Given that “Austrians” lead in the way in a providing a genuine understanding of the definition and effects of inflation it would be appropriate for an historian versed in “Austrian” theory to undertake a full study along the lines that we have suggested here.

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1It is also the case that most “Austrian” scholars writing today received their initial education in the mainstream economics tradition and only later “turned” to “Austrianism”. Thus one senses a tendency, if not a persistency, to lapse into the comfort of aggregative and pseudo-concepts, at best obscuring the essential connection to individual human action, and at worst completely losing it and ending up in the rhetoric of collectivist and societal-oriented action.

2Murray N Rothbard, Man, Economy and State with Power & Market, p. 631-6

3Ibid., p.530, emphasis added.

4The present author is not enthusiastic about the excessive use of equilibrium constructs and they should, at the most, be used as a tool in order to distinguish one concept from another, an endeavour that would be impossible without such a construct. Nevertheless, it is possible that a dynamic equilibrium – a fiction in which there is change and entrepreneurial profit and loss but where all forecasts of the particular entrepreneur in the model are correct – together with a focus on the costs of land acquisition and of the dispensation of labour would have created a better illustration than the ERE. But whatever model is used, it is submitted that the illustration of every stage of production, whether it is with land, labour or capital, necessitates the elements of costs, interest and entrepreneurial judgment and that, contra to Rothbard’s assertion that the mental construction of the ERE is necessary in explaining the structure of production, a much clearer grasp of reality can be and, indeed, is attained without omitting any of the crucial elements.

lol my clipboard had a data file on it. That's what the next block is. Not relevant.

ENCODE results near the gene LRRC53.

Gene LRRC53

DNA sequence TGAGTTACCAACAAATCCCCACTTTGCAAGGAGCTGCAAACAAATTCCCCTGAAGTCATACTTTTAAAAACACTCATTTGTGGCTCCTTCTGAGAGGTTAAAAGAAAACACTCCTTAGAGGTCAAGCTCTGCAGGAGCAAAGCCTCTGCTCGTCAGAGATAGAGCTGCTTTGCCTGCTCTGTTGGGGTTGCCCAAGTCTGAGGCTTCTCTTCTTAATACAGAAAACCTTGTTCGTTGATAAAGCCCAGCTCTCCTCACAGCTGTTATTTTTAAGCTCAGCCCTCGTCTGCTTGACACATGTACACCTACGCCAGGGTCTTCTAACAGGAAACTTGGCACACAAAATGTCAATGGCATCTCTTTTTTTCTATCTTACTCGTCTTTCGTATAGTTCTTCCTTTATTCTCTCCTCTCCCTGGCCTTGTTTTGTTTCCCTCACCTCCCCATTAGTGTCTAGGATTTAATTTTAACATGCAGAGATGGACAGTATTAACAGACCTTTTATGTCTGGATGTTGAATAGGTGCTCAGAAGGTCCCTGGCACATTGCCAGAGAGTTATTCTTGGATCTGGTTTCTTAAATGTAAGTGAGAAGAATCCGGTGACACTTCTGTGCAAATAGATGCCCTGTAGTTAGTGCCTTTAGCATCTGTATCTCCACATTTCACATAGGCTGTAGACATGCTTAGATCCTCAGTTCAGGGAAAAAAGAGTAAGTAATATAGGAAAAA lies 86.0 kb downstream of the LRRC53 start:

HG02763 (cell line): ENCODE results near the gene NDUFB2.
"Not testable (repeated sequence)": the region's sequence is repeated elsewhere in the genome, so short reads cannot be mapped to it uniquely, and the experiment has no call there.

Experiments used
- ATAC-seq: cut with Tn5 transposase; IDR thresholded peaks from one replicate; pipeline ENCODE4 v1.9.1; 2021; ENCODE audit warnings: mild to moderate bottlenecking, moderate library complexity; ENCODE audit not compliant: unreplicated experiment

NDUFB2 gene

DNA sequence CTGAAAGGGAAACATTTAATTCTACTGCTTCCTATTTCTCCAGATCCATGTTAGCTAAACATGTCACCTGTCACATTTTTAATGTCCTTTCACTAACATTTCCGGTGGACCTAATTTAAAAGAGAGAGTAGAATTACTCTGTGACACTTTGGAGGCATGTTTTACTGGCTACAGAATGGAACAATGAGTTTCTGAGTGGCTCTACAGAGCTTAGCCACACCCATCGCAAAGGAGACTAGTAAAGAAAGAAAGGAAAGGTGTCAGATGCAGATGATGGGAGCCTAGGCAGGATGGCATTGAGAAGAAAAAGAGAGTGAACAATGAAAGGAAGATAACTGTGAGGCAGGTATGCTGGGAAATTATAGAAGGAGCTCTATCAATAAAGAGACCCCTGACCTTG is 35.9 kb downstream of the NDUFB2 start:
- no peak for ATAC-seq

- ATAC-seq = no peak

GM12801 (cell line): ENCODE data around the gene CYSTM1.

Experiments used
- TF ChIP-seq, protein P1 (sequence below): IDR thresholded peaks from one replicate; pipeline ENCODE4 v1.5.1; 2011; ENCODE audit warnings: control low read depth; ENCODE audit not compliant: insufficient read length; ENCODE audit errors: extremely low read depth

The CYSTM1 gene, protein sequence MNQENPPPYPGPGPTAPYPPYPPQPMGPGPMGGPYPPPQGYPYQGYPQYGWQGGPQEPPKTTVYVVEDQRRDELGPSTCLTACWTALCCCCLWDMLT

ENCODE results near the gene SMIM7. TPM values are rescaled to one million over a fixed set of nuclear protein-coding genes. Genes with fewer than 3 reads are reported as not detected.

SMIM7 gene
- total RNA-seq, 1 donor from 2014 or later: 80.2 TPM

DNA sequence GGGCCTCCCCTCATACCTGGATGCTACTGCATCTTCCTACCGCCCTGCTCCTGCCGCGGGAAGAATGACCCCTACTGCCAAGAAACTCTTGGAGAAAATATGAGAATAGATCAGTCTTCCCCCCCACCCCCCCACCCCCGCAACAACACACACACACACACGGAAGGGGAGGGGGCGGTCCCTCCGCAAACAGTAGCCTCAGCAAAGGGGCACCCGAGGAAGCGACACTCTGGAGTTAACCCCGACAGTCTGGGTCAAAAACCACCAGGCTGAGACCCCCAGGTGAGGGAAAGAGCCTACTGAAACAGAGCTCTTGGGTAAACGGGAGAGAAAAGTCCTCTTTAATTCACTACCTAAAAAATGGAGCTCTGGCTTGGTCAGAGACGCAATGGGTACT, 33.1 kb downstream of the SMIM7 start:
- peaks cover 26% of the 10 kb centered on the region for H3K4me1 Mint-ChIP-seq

5Although this is disputed. See Gary North, The Regression Theorem as Conjectural History, Ch. 7 in Jörg Guido Hülsmann (ed.), The Theory of Money and Fiduciary Media – Essays in Celelbration of the Centennial.

6If anyone should doubt this and remain steadfastly wedded to the idea that “all” of “Austrian” economics is deduced logically this then he should attempt to present an “Austrian” treatise written in formal logic.

7The present author has dealt with the so-called “thick” or “thin” libertarian debate here.

8Henry Hazlitt, Economics in One Lesson, p.157.

9Paul A Cantor, Hyperinflation and Hyperreality: Thomas Mann in Light of Austrian Economics, The Review of Austrian Economics, Vol. 7, No. 1 (1994), 3-29.